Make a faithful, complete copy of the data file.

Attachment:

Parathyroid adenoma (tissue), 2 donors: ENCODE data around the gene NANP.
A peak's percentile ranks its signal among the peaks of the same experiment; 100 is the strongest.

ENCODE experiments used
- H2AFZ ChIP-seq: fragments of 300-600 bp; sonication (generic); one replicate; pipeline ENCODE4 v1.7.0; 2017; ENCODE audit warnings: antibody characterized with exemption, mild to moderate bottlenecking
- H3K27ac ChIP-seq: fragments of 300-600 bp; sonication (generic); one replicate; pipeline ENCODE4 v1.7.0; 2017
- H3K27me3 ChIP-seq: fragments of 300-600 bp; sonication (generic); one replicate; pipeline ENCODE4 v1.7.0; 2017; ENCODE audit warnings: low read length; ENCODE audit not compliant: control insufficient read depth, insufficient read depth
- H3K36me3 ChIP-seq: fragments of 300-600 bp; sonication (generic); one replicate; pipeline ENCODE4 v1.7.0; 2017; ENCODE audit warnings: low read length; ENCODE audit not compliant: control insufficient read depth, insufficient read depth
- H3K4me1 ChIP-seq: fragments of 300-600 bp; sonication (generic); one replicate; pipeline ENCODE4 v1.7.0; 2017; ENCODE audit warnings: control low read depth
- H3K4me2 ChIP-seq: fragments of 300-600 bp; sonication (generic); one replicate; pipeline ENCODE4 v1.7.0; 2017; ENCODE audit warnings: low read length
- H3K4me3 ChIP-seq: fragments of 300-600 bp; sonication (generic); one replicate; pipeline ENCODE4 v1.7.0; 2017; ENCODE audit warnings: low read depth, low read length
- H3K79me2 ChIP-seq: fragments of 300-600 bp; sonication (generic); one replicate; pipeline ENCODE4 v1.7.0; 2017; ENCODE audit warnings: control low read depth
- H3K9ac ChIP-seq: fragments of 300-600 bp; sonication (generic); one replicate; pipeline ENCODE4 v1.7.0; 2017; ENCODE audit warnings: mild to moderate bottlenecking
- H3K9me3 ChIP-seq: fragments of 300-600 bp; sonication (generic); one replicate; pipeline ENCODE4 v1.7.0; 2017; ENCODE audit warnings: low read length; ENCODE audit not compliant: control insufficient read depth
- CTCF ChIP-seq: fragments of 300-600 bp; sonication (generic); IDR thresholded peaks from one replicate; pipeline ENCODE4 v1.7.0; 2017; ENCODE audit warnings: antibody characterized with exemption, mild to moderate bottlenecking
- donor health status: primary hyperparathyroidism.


Parathyroid adenoma (tissue), 2 donors: ENCODE data around the gene NANP.
A peak's percentile ranks its signal among the peaks of the same experiment; 100 is the strongest.

ENCODE experiments used
- H2AFZ ChIP-seq: fragments of 300-600 bp; sonication (generic); one replicate; pipeline ENCODE4 v1.7.0; 2017; ENCODE audit warnings: antibody characterized with exemption, mild to moderate bottlenecking
- H3K27ac ChIP-seq: fragments of 300-600 bp; sonication (generic); one replicate; pipeline ENCODE4 v1.7.0; 2017
- H3K27me3 ChIP-seq: fragments of 300-600 bp; sonication (generic); one replicate; pipeline ENCODE4 v1.7.0; 2017; ENCODE audit warnings: low read length; ENCODE audit not compliant: control insufficient read depth, insufficient read depth
- H3K36me3 ChIP-seq: fragments of 300-600 bp; sonication (generic); one replicate; pipeline ENCODE4 v1.7.0; 2017; ENCODE audit warnings: low read length; ENCODE audit not compliant: control insufficient read depth, insufficient read depth
- H3K4me1 ChIP-seq: fragments of 300-600 bp; sonication (generic); one replicate; pipeline ENCODE4 v1.7.0; 2017; ENCODE audit warnings: control low read depth
- H3K4me2 ChIP-seq: fragments of 300-600 bp; sonication (generic); one replicate; pipeline ENCODE4 v1.7.0; 2017; ENCODE audit warnings: low read length
- H3K4me3 ChIP-seq: fragments of 300-600 bp; sonication (generic); one replicate; pipeline ENCODE4 v1.7.0; 2017; ENCODE audit warnings: low read depth, low read length
- H3K79me2 ChIP-seq: fragments of 300-600 bp; sonication (generic); one replicate; pipeline ENCODE4 v1.7.0; 2017; ENCODE audit warnings: control low read depth
- H3K9ac ChIP-seq: fragments of 300-600 bp; sonication (generic); one replicate; pipeline ENCODE4 v1.7.0; 2017; ENCODE audit warnings: mild to moderate bottlenecking
- H3K9me3 ChIP-seq: fragments of 300-600 bp; sonication (generic); one replicate; pipeline ENCODE4 v1.7.0; 2017; ENCODE audit warnings: low read length; ENCODE audit not compliant: control insufficient read depth
- CTCF ChIP-seq: fragments of 300-600 bp; sonication (generic); IDR thresholded peaks from one replicate; pipeline ENCODE4 v1.7.0; 2017; ENCODE audit warnings: antibody characterized with exemption, mild to moderate bottlenecking
- donor health status: primary hyperparathyroidism.